The Limits of Compromise
Before we make political partisanship a felony, punishable by endless lectures from weather-vane senators and allegedly wise commentators, let’s remember that some choices are real, consequential and mutually exclusive.
I’m not talking about the kind of scorched-earth partisanship that Senate Minority Leader Mitch McConnell espouses — the notion that Republicans should favor anything that’s politically harmful to Democrats, never mind what the impact on the country might be. “The single most important thing we want to achieve is for President Obama to be a one-term president,” McConnell said last year, displaying a candor that is all too rare in Washington.
I’m talking about partisanship based on issues, policy options and incompatible philosophies about the nature and purpose of government. Powerful forces are pulling the nation in opposite directions. The danger of too much compromise is that we end up not moving at all.
A classic example is the attempt to restart the economy following the worst downturn since the Great Depression. When Obama took office, the crisis was acute; consumers and businesses were shell-shocked, and there was real danger of a self-reinforcing downward spiral. Any follower of British economist John Maynard Keynes — and Obama was being advised by dedicated Keynesians — had to recommend a very large pulse of government spending.
In the spirit of compromise, however, one-third of the stimulus package put forth by the White House consisted of tax cuts — which a Keynesian would say are much less stimulative than direct government spending. History will note that this nod toward bipartisanship did not inoculate the stimulus from constant criticism by Republicans, despite their eternal love for tax cuts. However, it likely diminished the effectiveness of the stimulus, thus giving Republicans ammunition for their claim that it didn’t work.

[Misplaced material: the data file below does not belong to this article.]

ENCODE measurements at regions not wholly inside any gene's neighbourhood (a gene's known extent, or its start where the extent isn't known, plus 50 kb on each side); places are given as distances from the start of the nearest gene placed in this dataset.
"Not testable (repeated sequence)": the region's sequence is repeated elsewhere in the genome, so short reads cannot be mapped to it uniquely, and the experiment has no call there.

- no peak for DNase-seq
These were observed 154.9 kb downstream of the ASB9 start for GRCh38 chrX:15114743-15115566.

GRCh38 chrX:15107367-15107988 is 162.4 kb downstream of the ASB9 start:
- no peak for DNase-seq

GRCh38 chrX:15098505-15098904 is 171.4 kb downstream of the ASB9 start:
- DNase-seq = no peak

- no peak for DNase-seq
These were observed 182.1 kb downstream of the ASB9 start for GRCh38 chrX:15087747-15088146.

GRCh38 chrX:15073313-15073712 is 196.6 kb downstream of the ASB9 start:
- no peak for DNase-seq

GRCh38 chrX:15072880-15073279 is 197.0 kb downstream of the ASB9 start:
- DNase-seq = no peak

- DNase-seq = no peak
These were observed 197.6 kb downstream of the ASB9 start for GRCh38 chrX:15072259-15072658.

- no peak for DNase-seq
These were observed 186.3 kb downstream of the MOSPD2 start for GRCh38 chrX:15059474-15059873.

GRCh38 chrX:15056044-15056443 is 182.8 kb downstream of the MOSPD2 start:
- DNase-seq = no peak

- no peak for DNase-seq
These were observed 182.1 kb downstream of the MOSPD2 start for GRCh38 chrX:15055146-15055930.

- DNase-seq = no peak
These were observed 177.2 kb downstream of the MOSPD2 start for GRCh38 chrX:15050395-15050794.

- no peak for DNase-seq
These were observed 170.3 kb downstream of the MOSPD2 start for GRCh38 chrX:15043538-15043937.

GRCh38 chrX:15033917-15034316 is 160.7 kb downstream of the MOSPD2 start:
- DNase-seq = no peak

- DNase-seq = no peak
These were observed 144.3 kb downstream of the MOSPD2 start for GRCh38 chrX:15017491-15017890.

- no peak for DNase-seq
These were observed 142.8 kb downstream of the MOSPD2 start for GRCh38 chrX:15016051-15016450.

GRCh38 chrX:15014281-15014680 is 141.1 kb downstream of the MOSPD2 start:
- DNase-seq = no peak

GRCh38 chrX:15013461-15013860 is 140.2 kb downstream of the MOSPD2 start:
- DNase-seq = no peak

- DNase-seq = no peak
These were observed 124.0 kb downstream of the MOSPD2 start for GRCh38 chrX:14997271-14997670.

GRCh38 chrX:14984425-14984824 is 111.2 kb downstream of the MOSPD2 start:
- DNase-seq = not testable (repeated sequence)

We are at a similar juncture right now. Conservatives and progressives should be able to agree that the long-term national debt of $14.3 trillion is a serious problem. Effective solutions, however, do not lend themselves to meet-in-the-middle compromise.
There are basically two ways to reduce the debt as a percentage of GDP: Cut government spending or make the economy grow. The problem is that doing more of one means doing less of the other.
Consumers are still wary of spending — understandable, given unemployment of more than 9 percent and real estate values that have not recovered from the crash. Businesses are sitting on an enormous hoard of cash that they are reluctant to spend — not so much because of uncertainty but because of sluggish demand.
Government, quite rightly, has stepped in to fill the gap. If we cut government spending too much, we pull the rug out from under the recovery — and increase the demand for costly government services such as unemployment insurance. We have to make a decision: Is the most important task right now to grow the economy or to cut spending? If we pretend to do both, we’ll end up doing neither.
This is just a small version of the larger debate about the size and role of government. Real decisions must be made.
Do we want a government that ensures medical care for senior citizens and the poor? According to a recent Washington Post poll, 72 percent of Americans oppose cutting spending on Medicaid as a way to reduce the debt; 54 percent oppose raising the eligibility age for Medicare from 65 to 67.
Do we want a government that provides retirees with an adequate baseline income? Fifty-three percent of Americans oppose changes to Social Security that would reduce the rate at which benefits rise over time, according to the Post poll. These entitlements are sacred cows not just for Democrats but for Republicans as well. Across both parties, Americans would rather see increased taxes on the well-to-do.
Far-right conservatives who harbor a radically different vision — of a much smaller government without the wherewithal to provide this kind of safety net — now control the House of Representatives and the Republican Party. In the debt ceiling debate, they have rejected long-term solutions that have conceded most of what they demand. They want it all.
Progressives who say no — who acknowledge that we must reduce the debt but in ways that do not kill economic growth or gut entitlements — are being partisan for the best possible reason: Much is subject to compromise, but not our future as a great nation.
Eugene Robinson’s e-mail address is eugenerobinson(at)washpost.com.
© 2011, Washington Post Writers Group